-p to expose ports or
-d to run in detached mode.
Log into the container using this command:
docker exec -it docker /bin/sh
Once inside the container, you can run any docker command as usual:
docker container run -d --name=mynginx nginx
Then run this command to verify the container is up and running:
You will see something like this:
To check the version of the docker binary that is installed, run the following command in the container:
You will see something like this:
The advantage of this method is that it creates a separate namespace for the inner Docker daemon and its containers, which avoids interference with the host’s daemon or other containers.
However, it requires privileged mode, which gives the container complete access to the host system. This can be an unacceptable security risk in some environments. Also, there are some issues with Linux Security Modules (LSM), such as AppArmor and SELinux, and with storage drivers that can cause problems with this method.
3: Using Nestybox Sysbox Runtime
The third method to run Docker in a Docker container is to use the Nestybox Sysbox runtime, which is a container runtime that enables containers to act as lightweight VMs. This means that containers can run system-level software such as Docker, Kubernetes, systemd, etc., without requiring privileged mode or special configuration.
To use this method, you need to install the Nestybox Sysbox runtime on your host system and then run a container with the
--runtime=sysbox-runc option. For example:
docker run --runtime=sysbox-runc --name sysbox-docker -d docker:dind
The command above starts a docker:dind container with a sysbox runtime. After the container is started, log into the container using this command:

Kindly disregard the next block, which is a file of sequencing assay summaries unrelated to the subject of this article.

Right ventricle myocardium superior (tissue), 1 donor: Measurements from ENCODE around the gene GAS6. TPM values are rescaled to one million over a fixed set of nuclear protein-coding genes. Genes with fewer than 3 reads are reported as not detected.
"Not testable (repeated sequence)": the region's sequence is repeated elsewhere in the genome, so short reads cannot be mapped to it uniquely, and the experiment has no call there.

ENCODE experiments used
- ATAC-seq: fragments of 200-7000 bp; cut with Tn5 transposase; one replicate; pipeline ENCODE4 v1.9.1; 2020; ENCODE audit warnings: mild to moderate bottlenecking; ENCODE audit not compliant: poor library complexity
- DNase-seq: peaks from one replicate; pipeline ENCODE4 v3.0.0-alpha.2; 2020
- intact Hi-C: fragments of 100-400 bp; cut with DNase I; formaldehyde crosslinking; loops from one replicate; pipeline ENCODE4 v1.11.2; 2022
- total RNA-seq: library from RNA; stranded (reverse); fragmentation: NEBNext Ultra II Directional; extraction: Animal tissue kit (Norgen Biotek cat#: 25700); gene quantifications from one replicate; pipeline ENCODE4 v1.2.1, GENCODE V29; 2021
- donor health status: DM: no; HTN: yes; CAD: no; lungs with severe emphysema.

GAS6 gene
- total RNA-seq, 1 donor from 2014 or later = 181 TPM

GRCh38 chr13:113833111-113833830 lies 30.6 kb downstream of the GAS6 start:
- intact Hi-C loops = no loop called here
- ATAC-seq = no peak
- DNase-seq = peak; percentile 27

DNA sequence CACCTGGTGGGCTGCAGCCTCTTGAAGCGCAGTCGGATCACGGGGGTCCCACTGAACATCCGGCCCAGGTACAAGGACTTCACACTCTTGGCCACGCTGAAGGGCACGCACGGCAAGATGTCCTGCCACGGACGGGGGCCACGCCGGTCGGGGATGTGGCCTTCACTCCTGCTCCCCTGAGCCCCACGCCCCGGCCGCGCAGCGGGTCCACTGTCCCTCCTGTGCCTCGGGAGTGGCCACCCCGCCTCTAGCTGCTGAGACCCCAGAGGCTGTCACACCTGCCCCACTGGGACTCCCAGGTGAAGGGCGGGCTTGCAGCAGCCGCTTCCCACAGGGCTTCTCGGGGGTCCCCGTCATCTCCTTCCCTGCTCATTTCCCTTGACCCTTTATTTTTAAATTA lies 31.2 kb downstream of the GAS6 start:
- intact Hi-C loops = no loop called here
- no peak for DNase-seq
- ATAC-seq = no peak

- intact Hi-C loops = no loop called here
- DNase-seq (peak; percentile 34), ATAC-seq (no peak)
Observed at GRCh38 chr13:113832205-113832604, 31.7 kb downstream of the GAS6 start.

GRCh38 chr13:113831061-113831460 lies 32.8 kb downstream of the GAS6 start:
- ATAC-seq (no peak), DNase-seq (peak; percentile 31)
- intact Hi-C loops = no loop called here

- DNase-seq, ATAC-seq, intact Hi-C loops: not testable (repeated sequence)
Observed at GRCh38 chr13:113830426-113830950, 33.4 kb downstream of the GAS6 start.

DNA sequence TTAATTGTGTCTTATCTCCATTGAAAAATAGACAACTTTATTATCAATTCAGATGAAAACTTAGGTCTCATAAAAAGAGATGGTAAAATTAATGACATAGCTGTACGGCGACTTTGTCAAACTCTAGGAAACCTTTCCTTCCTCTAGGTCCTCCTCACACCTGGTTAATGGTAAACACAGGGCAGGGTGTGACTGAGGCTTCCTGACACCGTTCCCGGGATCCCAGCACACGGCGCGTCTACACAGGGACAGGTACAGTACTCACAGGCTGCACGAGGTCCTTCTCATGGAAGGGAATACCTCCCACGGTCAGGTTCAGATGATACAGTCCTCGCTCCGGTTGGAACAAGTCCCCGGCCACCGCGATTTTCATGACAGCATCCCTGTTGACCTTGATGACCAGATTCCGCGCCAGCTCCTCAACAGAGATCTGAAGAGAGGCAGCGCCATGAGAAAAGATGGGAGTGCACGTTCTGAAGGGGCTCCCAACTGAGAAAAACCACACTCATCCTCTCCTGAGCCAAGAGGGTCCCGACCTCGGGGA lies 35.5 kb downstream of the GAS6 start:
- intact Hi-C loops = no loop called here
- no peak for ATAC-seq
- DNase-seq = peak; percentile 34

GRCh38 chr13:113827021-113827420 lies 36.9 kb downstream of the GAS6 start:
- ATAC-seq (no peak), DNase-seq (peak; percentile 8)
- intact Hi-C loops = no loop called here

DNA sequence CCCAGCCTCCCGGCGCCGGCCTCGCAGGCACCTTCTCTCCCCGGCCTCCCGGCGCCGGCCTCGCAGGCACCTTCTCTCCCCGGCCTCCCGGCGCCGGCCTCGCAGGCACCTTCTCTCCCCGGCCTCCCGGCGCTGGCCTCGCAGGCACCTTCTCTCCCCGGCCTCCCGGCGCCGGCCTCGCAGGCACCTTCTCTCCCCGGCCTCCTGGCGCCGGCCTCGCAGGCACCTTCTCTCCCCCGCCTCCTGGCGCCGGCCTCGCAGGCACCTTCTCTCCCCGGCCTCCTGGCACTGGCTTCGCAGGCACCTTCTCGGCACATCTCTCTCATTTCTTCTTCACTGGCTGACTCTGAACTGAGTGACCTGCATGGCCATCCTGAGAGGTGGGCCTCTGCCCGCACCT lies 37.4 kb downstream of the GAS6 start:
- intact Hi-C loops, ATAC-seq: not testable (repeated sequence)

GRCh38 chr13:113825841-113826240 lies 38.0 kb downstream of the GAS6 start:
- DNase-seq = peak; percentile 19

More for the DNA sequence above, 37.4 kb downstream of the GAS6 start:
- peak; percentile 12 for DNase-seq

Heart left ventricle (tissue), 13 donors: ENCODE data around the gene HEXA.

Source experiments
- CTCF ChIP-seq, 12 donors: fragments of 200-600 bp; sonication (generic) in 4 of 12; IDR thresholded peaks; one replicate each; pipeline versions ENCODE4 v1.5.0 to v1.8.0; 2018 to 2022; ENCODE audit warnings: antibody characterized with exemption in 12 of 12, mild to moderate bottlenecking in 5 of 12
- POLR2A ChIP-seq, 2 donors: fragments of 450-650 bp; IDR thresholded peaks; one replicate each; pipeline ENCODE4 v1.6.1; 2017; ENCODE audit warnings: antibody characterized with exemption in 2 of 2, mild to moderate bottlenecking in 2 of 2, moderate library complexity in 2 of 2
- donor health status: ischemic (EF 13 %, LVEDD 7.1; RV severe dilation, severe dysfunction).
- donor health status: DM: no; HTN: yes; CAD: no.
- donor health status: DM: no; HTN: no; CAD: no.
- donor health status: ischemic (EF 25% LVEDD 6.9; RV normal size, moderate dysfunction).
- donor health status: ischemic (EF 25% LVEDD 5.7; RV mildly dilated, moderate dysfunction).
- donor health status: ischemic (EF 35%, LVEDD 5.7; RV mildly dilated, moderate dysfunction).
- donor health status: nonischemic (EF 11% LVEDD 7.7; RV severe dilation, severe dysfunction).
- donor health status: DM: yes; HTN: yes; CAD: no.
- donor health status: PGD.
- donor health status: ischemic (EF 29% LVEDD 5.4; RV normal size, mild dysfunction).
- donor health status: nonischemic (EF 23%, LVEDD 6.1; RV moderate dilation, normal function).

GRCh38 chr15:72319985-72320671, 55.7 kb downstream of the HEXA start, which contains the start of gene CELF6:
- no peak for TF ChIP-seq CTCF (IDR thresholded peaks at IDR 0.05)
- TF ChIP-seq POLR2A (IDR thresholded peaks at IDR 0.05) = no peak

docker exec -it sysbox-docker /bin/sh
Once inside the container, you can run Docker commands on its shell. You can test if the container is working as expected by running the following command.
docker container run -d --name=sysbox-nginx nginx
Then run the following command:
You should see an output similar to this:
This method provides a secure and robust way to run Docker in Docker without requiring privileged mode or special configuration.
The disadvantage is that it requires installing and configuring a new runtime on your host system.
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Best Practices for Docker in Docker
Here are some best practices for using Docker in Docker effectively:
- Choose the right method for your use case. Depending on your needs and priorities, you may prefer mounting the host’s Docker socket, using the docker:dind image, using Nestybox Sysbox runtime, or using Podman. Each method has its own advantages and disadvantages, so weigh them carefully before deciding.
- Keep your images small and secure. Use multistage builds, minimal base images, trusted sources, and image scanning tools to reduce the size and vulnerability of your images. Avoid using privileged mode or exposing the Docker daemon socket unless absolutely necessary. Use rootless containers or non-root users whenever possible.
- Tag your images with useful information. Use descriptive and consistent tags for your images that codify version information, intended destination, stability, or other relevant metadata. Do not rely on the automatically-created latest tag, as it may not reflect the actual state of your image. Use semantic versioning or other conventions to manage your image versions.
- Follow the general guidelines and recommendations for writing Dockerfiles. Use .dockerignore files to exclude unnecessary files from your build context. Use ENV to define environment variables. Use COPY instead of ADD unless you need to extract a tar file or fetch a remote URL. Use WORKDIR instead of RUN cd. Use ENTRYPOINT and CMD to specify what command to run within the container.
To learn Docker concepts, such as networking and container orchestration, with hands-on labs, check out our course on Docker for Absolute Beginners.
In this article, I have shown you three different methods to run Docker in a Docker container and explained the pros and cons of each one. I have also given you some use cases and tips for using Docker in Docker effectively. You should choose the method that suits your needs and security requirements. Whether you mount the host’s Docker socket, use the docker:dind image, or use Nestybox Sysbox runtime, you can enjoy the benefits of Docker in Docker with some caution and creativity.